DAME EDNA IS NOT ON A DIET, POSSUMS
Diets don’t work. You probably knew that. Right?
Dame Edna for Jenny Craig… Barry Humphries says “if you’re fat, you’re sick”.
Well they do work – short term. But the vast majority of research shows that over time, less than 5 percent of individuals will keep the weight off. Rather, 95 percent will put the weight back… with interest.
So given that you know that diets don’t work, most of you will be sensible enough not to go down the ‘diet’ route anymore.
Instead, there is a new, far more pressing impetus for consuming weight loss products: health.
Unlike in the 80s and 90s when we were all dieting our socks off to look like Elle MacPherson, ‘health’ has become the new focus of the weight-loss industry, with a variety of products that claim to provide a convenient solution to the health risks caused by obesity.
Most of the major commercial diet companies now use celebrity ambassadors to sell their products.
The latest advocate for dieting for the ‘sake of your health’ is Barry Humphries.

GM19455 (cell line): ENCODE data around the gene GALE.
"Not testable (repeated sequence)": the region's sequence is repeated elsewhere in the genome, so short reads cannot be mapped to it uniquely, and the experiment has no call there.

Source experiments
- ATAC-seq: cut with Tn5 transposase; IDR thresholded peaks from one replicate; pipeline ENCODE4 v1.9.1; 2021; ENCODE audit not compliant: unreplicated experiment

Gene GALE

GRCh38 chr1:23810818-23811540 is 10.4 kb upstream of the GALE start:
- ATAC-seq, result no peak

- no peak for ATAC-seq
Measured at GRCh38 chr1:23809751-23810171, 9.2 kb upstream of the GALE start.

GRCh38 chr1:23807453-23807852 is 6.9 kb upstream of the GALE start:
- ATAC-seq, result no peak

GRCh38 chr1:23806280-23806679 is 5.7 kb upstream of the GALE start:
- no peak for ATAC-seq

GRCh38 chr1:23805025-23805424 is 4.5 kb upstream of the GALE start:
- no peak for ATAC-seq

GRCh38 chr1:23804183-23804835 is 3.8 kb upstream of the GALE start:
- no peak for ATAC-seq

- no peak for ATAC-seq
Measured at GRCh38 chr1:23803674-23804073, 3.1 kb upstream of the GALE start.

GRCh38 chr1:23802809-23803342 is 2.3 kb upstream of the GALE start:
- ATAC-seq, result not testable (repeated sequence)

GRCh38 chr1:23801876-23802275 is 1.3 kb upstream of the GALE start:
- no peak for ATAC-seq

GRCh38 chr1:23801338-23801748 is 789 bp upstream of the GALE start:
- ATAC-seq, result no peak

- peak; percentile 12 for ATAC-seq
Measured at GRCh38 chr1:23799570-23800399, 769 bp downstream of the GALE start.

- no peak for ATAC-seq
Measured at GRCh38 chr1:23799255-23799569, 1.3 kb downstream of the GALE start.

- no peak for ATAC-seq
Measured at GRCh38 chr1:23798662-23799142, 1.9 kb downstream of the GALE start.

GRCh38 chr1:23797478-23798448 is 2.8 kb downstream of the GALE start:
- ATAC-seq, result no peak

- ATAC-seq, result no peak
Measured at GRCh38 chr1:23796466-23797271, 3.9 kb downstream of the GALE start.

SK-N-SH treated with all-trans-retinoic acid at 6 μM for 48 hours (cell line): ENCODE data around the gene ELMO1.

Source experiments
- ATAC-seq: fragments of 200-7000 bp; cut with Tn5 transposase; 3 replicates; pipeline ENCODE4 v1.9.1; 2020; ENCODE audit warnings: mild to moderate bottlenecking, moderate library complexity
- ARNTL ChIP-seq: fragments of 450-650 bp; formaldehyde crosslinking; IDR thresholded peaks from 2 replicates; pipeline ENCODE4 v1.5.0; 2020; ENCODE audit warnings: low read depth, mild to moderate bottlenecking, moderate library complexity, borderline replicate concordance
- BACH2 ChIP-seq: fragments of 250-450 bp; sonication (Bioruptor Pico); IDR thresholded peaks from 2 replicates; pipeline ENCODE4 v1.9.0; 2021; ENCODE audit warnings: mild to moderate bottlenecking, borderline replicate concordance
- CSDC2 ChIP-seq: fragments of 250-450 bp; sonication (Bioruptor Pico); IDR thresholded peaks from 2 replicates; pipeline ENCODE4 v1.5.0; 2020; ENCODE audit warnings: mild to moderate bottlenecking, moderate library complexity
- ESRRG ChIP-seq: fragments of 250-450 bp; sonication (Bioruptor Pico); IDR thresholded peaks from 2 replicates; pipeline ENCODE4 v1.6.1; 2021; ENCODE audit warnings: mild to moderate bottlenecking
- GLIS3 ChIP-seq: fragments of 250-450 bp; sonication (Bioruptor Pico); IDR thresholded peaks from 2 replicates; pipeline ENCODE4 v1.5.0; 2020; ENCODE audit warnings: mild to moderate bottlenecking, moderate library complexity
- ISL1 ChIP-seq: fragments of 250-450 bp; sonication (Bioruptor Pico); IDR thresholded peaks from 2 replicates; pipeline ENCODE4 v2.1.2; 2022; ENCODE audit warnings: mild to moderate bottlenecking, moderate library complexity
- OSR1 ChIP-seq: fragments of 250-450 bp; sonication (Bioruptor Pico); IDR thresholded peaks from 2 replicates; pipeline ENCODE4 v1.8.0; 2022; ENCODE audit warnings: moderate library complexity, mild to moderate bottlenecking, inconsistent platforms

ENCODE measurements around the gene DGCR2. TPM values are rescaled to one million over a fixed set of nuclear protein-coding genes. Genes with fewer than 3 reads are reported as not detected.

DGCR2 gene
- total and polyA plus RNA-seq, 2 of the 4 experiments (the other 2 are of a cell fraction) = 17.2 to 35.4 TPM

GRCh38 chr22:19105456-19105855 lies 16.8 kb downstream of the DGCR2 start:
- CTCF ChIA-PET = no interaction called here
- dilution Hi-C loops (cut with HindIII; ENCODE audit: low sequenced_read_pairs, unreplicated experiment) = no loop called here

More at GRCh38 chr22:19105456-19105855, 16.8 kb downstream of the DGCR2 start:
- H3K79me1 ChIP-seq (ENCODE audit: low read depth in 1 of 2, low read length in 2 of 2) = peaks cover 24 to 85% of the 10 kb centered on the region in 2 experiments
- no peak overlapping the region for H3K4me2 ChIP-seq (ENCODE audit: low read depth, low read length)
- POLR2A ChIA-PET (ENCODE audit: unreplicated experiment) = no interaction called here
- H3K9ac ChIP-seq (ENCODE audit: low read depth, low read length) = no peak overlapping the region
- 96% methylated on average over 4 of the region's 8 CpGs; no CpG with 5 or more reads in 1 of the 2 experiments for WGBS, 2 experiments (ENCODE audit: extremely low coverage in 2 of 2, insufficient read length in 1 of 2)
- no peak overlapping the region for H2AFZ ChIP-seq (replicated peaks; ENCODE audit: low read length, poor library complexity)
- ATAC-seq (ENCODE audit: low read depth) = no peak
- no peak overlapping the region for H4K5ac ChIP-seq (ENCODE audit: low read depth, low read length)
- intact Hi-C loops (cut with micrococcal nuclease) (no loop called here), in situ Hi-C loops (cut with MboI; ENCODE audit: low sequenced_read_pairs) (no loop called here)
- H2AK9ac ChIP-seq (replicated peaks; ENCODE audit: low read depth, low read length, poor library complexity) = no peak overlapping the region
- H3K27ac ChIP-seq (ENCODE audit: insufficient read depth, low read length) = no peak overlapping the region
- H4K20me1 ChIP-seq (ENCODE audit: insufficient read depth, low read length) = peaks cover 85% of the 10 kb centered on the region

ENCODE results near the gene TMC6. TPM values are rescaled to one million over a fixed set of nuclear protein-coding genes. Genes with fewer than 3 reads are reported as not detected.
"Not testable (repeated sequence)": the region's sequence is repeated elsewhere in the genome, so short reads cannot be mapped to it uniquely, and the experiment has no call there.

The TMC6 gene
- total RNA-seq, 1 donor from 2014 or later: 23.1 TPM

Humphries is the new poster boy (along with Dame Edna) for Jenny Craig.
In a recent press release he stated: “I have a problem with food and I’m not ashamed to admit it. Don’t forget if you’re fat, you’re sick.”
Seriously? That’s almost as bad as Dicko flogging his Jenny Craig sponsorship on the Logies Red Carpet last week.
Dr Rick Kausman, Australian pioneer in healthy weight management, argues that somewhere along the line we have confused thinness with health. And I agree with him.
Studies consistently show that people who are in the ‘overweight’ category are the healthiest and happiest individuals.
They also show if you are fit and fat, you have far better outcomes (unless you are a smoker) than people who are thin and don’t do any activity at all.
So maybe this is more about what you do, rather than what you weigh?
I have researched the weight loss industry for a number of years, and have heard hundreds of stories about dieting – from young and old, fat and thin, men and women.
People who go on diets generally: 1) Go on diets again and again – the weight loss industry depends on repeat offenders; 2) Lose weight, feel great, put the weight back on, and feel awful; and 3) Blame themselves (rather than the diet) for their own lack of commitment and willpower when the diet fails.
But people shouldn’t blame themselves, because in my opinion, weight-loss diets are a bit like asking you to hold your breath for a really long time.
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